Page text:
------
[1] Maguire lists the figures in his post. Interestingly enough, although the murder rate began falling under Kelly, the two largest drops in the period 1990-1996 (385, 384) came in the first two years of “Mayor Whatzisname’s” first term, when William J. Bratton was police commissioner.

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Monday, 19 November 2007

The Press

Another reason why people despise journalists

Let me get this straight: The newspaper didn't publish the names of these evil cretins, even though everyone involved already knows those names. But they published the exact height and weight of the dead girl so we can all calculate her BMI and judge her accordingly. Excellent. I need to go barf now. -- "3CARDKITTY" commenting at jezebel.com
Well, dead people can't sue you, right?

Later: The fact that local and federal "authorities" can't seem to find anything to charge the perpetrators with[1] (especially when compared to the creativity of similar "authorities" when their target is someone they want to "get") just adds to the distastefulness of the whole situation.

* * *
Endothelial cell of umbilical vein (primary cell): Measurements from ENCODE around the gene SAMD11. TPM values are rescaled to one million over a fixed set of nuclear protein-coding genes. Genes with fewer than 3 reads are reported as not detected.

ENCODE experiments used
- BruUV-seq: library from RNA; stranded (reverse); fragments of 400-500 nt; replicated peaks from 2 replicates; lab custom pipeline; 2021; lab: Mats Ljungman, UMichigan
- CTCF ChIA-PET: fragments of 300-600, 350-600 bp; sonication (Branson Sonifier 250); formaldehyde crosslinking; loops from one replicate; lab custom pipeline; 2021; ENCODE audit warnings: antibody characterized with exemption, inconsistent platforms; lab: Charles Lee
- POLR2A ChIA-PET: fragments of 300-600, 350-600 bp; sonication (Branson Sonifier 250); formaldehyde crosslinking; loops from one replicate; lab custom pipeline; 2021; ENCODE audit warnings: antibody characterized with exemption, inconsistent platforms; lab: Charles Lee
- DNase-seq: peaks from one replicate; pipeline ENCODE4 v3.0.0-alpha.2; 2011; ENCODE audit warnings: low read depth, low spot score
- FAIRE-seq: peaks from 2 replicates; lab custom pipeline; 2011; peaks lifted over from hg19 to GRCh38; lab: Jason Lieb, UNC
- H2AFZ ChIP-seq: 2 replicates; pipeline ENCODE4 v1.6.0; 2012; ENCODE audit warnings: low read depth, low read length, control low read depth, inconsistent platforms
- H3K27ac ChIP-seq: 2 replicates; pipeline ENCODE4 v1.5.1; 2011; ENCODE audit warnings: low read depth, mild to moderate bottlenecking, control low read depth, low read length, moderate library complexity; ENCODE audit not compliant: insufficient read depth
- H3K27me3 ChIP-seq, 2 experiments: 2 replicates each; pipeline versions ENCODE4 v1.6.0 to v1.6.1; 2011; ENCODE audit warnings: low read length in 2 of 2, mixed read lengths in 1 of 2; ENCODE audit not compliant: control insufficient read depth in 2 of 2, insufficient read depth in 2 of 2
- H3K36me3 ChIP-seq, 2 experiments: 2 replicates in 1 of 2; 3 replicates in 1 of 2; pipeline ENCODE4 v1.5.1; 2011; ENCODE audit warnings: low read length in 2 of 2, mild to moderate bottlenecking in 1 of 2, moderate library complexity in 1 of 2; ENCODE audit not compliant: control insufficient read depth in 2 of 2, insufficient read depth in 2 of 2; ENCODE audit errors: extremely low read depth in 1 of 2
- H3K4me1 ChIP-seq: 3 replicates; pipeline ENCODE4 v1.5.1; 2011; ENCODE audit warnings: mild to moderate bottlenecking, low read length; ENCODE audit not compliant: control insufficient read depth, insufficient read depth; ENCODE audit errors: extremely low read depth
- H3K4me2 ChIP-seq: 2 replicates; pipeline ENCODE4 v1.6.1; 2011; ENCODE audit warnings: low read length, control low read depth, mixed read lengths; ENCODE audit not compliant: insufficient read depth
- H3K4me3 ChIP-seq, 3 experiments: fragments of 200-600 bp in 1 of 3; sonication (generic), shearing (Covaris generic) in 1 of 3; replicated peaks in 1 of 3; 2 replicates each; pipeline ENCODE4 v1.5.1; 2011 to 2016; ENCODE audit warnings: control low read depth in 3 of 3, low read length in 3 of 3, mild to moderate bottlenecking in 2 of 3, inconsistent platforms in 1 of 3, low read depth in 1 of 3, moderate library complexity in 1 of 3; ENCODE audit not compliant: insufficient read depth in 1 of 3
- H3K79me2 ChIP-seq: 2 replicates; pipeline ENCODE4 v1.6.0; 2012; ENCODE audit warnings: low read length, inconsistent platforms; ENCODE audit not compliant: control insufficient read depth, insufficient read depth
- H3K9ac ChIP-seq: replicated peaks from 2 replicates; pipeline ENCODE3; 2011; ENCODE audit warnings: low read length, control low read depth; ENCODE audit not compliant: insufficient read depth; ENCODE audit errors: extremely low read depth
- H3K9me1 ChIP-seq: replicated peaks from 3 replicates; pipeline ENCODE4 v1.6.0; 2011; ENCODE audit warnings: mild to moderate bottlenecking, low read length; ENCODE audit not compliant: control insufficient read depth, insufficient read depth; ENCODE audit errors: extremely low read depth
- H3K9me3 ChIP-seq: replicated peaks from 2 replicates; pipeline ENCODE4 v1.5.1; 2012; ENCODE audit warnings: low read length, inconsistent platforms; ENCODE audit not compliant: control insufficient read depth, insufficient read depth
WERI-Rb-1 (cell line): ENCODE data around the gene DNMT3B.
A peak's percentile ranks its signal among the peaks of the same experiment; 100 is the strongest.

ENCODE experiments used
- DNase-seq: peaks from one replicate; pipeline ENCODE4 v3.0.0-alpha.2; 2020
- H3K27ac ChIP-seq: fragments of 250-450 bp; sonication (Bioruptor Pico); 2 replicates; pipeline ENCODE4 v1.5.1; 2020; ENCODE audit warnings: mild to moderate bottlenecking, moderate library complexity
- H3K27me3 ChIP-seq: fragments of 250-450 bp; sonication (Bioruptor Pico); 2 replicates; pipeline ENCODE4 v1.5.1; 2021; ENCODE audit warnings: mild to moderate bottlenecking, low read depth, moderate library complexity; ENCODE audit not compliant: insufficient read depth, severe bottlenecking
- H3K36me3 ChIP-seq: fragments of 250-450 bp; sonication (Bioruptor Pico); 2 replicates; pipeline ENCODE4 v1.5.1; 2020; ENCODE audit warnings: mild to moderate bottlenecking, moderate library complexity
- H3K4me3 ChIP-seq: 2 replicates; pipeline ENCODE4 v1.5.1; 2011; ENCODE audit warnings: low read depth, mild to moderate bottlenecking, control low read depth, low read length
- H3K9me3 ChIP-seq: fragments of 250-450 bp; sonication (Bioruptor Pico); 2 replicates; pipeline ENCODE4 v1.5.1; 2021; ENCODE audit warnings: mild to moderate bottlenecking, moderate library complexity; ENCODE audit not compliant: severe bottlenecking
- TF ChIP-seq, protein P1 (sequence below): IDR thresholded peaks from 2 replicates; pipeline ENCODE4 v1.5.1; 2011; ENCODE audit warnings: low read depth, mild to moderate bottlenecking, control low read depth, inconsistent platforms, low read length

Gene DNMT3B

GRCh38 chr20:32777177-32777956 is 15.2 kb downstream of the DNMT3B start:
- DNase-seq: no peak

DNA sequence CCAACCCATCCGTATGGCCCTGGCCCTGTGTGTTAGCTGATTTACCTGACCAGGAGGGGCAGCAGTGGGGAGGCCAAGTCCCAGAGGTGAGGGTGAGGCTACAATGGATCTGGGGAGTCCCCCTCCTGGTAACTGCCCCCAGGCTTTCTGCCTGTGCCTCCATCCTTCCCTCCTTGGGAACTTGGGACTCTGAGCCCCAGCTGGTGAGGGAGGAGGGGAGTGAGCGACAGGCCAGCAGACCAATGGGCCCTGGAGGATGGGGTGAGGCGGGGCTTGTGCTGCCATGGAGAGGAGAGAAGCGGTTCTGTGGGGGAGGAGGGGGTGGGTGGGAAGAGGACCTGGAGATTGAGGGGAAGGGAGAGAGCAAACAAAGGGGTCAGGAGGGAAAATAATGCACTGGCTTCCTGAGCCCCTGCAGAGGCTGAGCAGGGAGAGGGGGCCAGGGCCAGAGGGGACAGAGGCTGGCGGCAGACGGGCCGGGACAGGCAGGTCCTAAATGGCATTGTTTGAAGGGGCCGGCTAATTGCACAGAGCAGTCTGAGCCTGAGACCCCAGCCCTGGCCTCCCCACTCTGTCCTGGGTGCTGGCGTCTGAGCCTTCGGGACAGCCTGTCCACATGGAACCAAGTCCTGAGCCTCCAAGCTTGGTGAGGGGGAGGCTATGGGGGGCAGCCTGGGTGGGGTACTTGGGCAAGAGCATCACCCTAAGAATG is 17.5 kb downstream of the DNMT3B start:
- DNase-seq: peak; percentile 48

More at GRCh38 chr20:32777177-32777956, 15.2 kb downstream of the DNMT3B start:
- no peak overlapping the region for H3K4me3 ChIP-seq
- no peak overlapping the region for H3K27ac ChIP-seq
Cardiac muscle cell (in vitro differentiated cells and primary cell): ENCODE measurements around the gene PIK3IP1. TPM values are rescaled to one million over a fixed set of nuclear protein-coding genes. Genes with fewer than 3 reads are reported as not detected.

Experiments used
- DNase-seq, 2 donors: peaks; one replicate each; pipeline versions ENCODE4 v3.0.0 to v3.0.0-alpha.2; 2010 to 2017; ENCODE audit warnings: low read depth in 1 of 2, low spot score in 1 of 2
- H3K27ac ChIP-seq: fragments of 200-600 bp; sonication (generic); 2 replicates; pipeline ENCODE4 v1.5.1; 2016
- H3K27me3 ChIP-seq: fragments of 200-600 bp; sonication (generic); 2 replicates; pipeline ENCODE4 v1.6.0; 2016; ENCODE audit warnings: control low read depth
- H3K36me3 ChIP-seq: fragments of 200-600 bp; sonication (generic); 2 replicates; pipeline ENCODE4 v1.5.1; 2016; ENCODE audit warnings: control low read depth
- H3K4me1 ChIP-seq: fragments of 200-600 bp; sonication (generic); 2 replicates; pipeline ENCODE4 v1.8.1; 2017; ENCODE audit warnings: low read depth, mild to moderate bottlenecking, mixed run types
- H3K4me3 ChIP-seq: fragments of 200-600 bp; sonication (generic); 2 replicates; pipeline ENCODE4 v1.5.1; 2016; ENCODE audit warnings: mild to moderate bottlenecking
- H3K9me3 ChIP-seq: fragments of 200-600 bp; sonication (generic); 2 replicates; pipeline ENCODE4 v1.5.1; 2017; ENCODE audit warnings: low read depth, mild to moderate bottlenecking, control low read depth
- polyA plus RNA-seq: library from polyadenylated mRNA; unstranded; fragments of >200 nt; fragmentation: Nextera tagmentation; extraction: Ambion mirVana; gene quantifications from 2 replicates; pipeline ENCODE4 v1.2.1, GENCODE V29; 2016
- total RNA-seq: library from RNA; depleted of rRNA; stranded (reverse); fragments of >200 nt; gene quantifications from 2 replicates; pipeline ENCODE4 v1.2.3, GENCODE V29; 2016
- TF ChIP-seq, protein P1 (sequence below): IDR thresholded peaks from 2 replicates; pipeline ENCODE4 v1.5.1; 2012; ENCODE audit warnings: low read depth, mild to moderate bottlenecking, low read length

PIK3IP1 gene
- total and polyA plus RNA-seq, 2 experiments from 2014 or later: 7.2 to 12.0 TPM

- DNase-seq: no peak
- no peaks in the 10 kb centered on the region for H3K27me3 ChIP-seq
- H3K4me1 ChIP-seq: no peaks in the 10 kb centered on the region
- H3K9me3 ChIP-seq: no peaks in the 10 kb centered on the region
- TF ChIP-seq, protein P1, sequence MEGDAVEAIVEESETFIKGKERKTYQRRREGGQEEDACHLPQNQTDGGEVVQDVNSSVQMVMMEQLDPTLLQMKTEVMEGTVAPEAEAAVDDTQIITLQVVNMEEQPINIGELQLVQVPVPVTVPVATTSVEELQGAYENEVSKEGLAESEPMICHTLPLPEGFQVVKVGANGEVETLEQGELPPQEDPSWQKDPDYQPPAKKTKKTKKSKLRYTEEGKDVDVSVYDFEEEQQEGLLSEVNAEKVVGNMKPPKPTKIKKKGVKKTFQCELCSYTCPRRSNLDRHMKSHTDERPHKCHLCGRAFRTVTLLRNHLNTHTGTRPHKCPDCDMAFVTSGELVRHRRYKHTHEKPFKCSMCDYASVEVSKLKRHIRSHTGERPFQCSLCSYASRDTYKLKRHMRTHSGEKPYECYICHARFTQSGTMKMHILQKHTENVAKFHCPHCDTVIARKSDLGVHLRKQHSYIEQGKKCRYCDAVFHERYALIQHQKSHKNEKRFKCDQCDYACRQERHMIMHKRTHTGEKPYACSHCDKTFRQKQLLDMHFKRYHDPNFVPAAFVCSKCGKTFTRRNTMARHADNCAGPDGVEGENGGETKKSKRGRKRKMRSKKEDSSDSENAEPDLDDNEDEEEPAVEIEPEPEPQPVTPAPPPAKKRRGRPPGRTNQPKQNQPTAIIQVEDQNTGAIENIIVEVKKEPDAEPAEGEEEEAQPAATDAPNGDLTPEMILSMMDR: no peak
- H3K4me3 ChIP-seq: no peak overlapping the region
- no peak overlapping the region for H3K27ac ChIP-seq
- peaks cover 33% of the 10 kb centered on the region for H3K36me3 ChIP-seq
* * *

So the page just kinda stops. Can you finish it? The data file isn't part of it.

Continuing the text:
From: Romenesko

Elsewhere:

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Friday, 16 November 2007

The Press

When is a blog NOT a blog?


When the Washington Post hosts it?

Michael Silence says he isn't edited. And I wonder how much editing Lileks has to put up with.

Via Insty

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Thursday, 08 November 2007

The Press

Another great moment in business journalism

Today’s Wall Street Journal has an article (“Cable's Picture Gets Fuzzier,” by Dionne Searcey, Wall Street Journal November 8, 2007, page B3) about the market hit Comcast stock has taken, and the company’s plans to respond to competition by telephone companies.

It's 1/3 of a page– about 1200 words.

Guess which two words appear nowhere in that article.

Unbelievable. (There’s this, too.)

Previously:

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Friday, 02 November 2007

The Press

Post moves good news... to page 18


Leaving room for Churk Schurmer's no-comment on page 1.
Don Surber has the details.

Previously: GAO confirms trend, WAPO: "Z-z-z-z-z-z-z"